Rituximab, Thiotepa, and Chemo Combo Improves Outcomes in Primary CNS Lymphoma

Virginia Powers, PhD
Published: Thursday, Jun 18, 2015

Andrés Ferreri, MD

Andrés Ferreri, MD

The MATRIX regimen, comprised of a methotrexate/cytarabine backbone plus thiotepa and rituximab, improved outcomes in patients with primary CNS lymphoma, according to results from the international randomized phase II ELSG #32 trial presented at the 13th International Conference on Malignant Lymphoma, held in Lugano, Switzerland.

Overall survival (OS) and failure-free survival (FFS) were improved with the MATRIX regimen compared with either methotrexate/cytarabine alone or in combination with rituximab. More patients with CNS lymphoma receiving MATRIX also achieved a complete remission (CR).

Lead investigator Andrés Ferreri, MD, Ospedale San Raffaele, Milano, Italy, presented results on behalf of the International Extranodal Lymphoma Study Group. The study randomized patients with histologically-proven primary CNS lymphoma and measurable disease to receive a maximum of four 3-week cycles of methotrexate at 3.5 g/m2 on day 1 and cytarabine at 2 g/m2 twice daily on days 2 and 3, either alone (arm A; n = 75), in combination with 375 mg/m2 of rituximab on day 5 (arm B; n = 69), or combined with rituximab at the same dose plus 30 mg/m2 of thiotepa on day 4 (MATRIX arm; n = 75).

The study was conducted at 52 locations across five countries. The median patient age was 58 years (range, 18-70) and all patients were HIV-negative. Overall, patients had an ECOG PS ≤3, with patients aged 66 to 70 years having an ECOG PS ≤2. Patient characteristics were well balanced among the study arms.

Autologous stem cells were collected after the second treatment course. Response was assessed after the second and fourth courses. Histology and neuroimaging were centrally reviewed. The coprimary endpoints of the study were CR and 2-year FFS.

A total of 733 (84%) of planned treatment courses were delivered. Successful collection of autologous stem cells was possible in 152 patients (94%).

At a median follow-up of 20 months, 118 patients were failure-free: 48 patients in the MATRIX arm, 35 patients in arm B, and 35 patients in arm A. Responding patients underwent a second randomization comparing consolidation with whole-brain irradiation or autologous stem cell transplantation.

Two-year OS rates were 66% (± 6%; P = .01) in the MATRIX arm, 58% (± 6%) in arm B, and 40% (± 6%) in arm A. At 2 years, 124 patients are still alive: 52 patients in the MATRIX arm, 41 patients in arm B, and 31 patients in arm A.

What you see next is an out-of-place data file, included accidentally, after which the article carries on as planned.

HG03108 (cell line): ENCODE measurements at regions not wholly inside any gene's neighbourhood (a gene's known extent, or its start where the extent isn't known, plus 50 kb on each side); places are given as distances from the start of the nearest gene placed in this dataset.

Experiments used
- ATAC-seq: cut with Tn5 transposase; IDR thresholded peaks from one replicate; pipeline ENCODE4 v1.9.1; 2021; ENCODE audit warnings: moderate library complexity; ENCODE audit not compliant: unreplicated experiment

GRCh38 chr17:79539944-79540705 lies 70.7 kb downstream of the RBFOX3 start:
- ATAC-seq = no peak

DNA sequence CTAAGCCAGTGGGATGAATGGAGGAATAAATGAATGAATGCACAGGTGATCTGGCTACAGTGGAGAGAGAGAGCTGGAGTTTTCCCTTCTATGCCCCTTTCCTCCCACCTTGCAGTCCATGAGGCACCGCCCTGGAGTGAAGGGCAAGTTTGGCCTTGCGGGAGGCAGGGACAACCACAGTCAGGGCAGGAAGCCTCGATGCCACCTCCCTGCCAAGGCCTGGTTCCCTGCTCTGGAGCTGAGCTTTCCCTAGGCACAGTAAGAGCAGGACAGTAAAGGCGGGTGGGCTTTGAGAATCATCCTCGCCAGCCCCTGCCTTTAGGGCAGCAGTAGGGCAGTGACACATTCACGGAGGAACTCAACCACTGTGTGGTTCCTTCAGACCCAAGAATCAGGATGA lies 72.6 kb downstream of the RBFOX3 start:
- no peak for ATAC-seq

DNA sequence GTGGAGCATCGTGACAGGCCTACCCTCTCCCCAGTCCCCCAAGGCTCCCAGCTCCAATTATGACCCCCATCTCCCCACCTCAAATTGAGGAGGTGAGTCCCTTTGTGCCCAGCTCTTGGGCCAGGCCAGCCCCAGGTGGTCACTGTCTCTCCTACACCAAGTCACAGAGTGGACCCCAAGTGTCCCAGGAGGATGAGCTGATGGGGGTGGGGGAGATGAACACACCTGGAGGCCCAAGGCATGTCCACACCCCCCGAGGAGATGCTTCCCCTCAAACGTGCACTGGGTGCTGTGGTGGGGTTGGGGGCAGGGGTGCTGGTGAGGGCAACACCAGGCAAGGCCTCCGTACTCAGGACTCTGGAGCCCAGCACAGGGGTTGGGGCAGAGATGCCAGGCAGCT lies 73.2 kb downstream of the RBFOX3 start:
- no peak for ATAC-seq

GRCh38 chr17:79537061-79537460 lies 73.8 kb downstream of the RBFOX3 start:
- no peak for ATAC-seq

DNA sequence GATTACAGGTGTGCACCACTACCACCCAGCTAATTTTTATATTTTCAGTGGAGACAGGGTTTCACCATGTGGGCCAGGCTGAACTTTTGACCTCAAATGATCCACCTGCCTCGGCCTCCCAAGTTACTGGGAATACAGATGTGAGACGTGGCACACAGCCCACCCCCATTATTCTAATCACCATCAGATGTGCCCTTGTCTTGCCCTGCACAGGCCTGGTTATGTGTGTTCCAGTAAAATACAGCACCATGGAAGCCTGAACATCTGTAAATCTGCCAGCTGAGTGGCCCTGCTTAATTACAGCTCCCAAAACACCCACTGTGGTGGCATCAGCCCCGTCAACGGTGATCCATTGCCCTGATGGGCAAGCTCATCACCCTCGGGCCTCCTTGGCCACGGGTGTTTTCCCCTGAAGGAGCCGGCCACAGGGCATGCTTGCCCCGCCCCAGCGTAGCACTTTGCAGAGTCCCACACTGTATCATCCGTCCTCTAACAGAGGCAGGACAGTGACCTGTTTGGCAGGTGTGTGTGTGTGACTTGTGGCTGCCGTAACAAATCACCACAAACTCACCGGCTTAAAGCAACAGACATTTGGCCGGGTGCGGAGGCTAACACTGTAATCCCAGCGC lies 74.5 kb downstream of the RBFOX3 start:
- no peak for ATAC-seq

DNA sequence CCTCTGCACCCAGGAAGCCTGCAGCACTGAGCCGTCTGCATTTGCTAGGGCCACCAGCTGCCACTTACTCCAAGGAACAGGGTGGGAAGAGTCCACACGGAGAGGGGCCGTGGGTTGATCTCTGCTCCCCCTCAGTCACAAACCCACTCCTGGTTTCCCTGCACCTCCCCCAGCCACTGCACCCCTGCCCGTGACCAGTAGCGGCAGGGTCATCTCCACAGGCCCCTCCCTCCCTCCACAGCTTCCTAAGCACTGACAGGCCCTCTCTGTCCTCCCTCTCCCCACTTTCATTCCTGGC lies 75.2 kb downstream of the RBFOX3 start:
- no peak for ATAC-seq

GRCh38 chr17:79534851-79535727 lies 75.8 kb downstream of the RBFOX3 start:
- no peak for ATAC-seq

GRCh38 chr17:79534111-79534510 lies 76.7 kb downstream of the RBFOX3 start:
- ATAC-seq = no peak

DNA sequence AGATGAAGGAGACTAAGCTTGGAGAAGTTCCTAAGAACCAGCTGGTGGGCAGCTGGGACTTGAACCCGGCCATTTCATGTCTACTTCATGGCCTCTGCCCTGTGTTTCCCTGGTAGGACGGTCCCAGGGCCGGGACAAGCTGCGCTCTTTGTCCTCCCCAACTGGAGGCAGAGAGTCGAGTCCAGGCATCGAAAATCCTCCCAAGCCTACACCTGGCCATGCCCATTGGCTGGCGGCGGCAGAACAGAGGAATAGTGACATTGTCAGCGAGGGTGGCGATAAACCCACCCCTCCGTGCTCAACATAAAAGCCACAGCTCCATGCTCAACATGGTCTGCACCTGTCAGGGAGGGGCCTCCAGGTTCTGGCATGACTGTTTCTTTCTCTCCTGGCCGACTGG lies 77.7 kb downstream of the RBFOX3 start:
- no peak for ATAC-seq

FFS rates at 2 years were 64% (±6%) with MATRIX (P = .0006), 52% (±6%) in arm B, and 34% (±6%) in arm A. Five-year FFS rates were 54% (±11%), 43% (±8%), and 34% (±10%), respectively (P = .0001 for arm A vs C).

In the MATRIX arm, the overall response rate was 87% (95% CI, 80-94) compared with 74% (95% CI, 64-84), and 53% (95% CI, 42-64) in arms B and A, respectively (P = .00001 for A vs C). The CR rate was 49% (95% CI, 38-60) in the MATRIX arm, compared with 31% in arm B (95% CI, 21-42), and 23% (95% CI, 14-31) in arm A (P = .0007 for A vs C). A partial response was achieved by 37%, 43%, and 31%, of patients in the three arms, respectively. Stable disease was reported for 1%, 4%, and 8%, whereas progressive disease occurred in 8%, 16%, and 29% of patients in the MATRIX arm, arm B, and arm A, respectively.

“Conventional chemoradiotherapy is associated with suboptimal disease control and a high risk of neurotoxicity. In the search for new active drugs, there are suitable candidates. Rituximab has changed the natural history of diffuse large B-cell lymphoma but it is doubtful that it can cross the blood-brain barrier. Tiotepa is active against aggressive lymphomas and is able to cross the blood-brain barrier,” Ferreri said.

The most frequently reported adverse events were infective complications, which occurred at a similar incidence among the three cohorts.

G4 hematological toxicity occurred more often in the MATRIX arm; G4 neutropenia (P = .01) and thrombocytopenia (P = .0001) were reported significantly more frequently in patients receiving the MATRIX regimen.

Thirteen patients (6%) died due to toxicity and chemotherapy was interrupted due to toxicity in 21 patients (9%). “Toxic deaths and infectious complications were not significantly different across arms,” Ferreri said.

“There is a dire need for new agents to treat primary CNS lymphoma,” according to discussant Tracy T. Batchelor MD, MPH, Dana-Farber Cancer Institute, who was not involved in the study. “This was a well-conducted study, particularly since randomization was stratified by IELSG scores, which were balanced across treatment arms; the IELSG has raised the bar for randomized trials in our field,” he said.

No industry funding was reported for this study.


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